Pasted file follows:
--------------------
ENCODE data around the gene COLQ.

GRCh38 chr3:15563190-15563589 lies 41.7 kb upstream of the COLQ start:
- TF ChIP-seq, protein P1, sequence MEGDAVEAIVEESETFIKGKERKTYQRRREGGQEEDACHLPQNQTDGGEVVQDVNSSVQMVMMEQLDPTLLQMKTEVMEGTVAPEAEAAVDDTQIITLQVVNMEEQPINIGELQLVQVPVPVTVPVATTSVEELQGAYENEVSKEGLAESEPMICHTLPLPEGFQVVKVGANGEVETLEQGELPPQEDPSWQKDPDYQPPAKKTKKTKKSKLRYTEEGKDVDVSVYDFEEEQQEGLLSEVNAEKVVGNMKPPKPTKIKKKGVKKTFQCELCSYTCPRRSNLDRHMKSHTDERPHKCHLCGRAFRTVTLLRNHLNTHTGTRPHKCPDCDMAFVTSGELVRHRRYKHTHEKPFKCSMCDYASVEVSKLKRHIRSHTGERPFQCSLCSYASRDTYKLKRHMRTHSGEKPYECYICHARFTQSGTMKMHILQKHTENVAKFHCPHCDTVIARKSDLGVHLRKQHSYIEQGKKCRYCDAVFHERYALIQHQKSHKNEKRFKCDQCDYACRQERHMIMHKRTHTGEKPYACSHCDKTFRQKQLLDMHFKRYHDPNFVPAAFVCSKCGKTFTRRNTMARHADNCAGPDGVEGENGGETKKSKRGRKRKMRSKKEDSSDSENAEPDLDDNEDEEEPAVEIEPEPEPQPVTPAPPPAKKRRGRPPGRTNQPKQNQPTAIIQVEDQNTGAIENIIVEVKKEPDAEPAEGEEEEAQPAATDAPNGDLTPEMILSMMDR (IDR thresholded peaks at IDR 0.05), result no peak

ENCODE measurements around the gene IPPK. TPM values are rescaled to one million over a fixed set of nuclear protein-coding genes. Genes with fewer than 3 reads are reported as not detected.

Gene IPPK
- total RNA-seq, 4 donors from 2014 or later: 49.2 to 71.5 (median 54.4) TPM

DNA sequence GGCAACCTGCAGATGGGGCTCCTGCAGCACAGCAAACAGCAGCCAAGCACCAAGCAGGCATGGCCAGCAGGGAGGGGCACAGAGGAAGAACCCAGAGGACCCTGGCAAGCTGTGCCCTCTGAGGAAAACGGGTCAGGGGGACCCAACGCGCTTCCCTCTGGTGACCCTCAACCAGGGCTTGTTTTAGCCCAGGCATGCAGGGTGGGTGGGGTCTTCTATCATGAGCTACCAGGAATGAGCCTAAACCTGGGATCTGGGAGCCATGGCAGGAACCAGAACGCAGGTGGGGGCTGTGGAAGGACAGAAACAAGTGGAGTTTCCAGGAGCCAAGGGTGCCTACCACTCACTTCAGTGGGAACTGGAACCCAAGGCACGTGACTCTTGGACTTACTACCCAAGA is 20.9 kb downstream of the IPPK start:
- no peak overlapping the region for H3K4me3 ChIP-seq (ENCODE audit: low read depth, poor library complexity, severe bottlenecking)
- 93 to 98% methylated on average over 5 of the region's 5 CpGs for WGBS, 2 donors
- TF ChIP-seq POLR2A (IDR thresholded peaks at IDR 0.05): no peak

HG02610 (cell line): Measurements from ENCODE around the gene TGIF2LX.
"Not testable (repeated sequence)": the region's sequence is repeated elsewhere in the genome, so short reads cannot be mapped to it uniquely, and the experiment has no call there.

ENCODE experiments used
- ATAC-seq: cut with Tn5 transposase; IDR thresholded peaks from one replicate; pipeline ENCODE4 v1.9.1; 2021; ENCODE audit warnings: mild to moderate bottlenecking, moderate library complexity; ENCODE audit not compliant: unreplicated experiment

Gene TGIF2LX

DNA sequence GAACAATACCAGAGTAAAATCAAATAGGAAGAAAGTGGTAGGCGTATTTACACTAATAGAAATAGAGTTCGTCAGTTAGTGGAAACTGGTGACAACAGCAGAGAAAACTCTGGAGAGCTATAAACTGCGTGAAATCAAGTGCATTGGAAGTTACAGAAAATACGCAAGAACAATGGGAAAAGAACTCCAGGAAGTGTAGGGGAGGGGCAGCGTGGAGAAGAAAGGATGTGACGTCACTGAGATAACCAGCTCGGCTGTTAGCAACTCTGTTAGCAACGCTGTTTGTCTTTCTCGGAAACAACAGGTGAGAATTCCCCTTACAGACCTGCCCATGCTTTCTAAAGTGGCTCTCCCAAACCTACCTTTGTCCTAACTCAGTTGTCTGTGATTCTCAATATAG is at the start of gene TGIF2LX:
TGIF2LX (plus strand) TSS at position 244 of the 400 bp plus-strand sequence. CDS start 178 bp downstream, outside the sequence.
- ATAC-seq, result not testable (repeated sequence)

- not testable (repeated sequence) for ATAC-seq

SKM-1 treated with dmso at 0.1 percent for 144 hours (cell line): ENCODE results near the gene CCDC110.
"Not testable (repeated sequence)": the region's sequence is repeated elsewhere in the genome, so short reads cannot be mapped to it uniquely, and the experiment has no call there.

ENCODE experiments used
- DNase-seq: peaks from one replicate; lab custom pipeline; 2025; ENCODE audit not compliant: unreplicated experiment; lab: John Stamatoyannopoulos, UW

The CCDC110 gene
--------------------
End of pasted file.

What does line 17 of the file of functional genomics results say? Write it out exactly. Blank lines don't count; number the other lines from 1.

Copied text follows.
TGIF2LX (plus strand) TSS at position 244 of the 400 bp plus-strand sequence. CDS start 178 bp downstream, outside the sequence.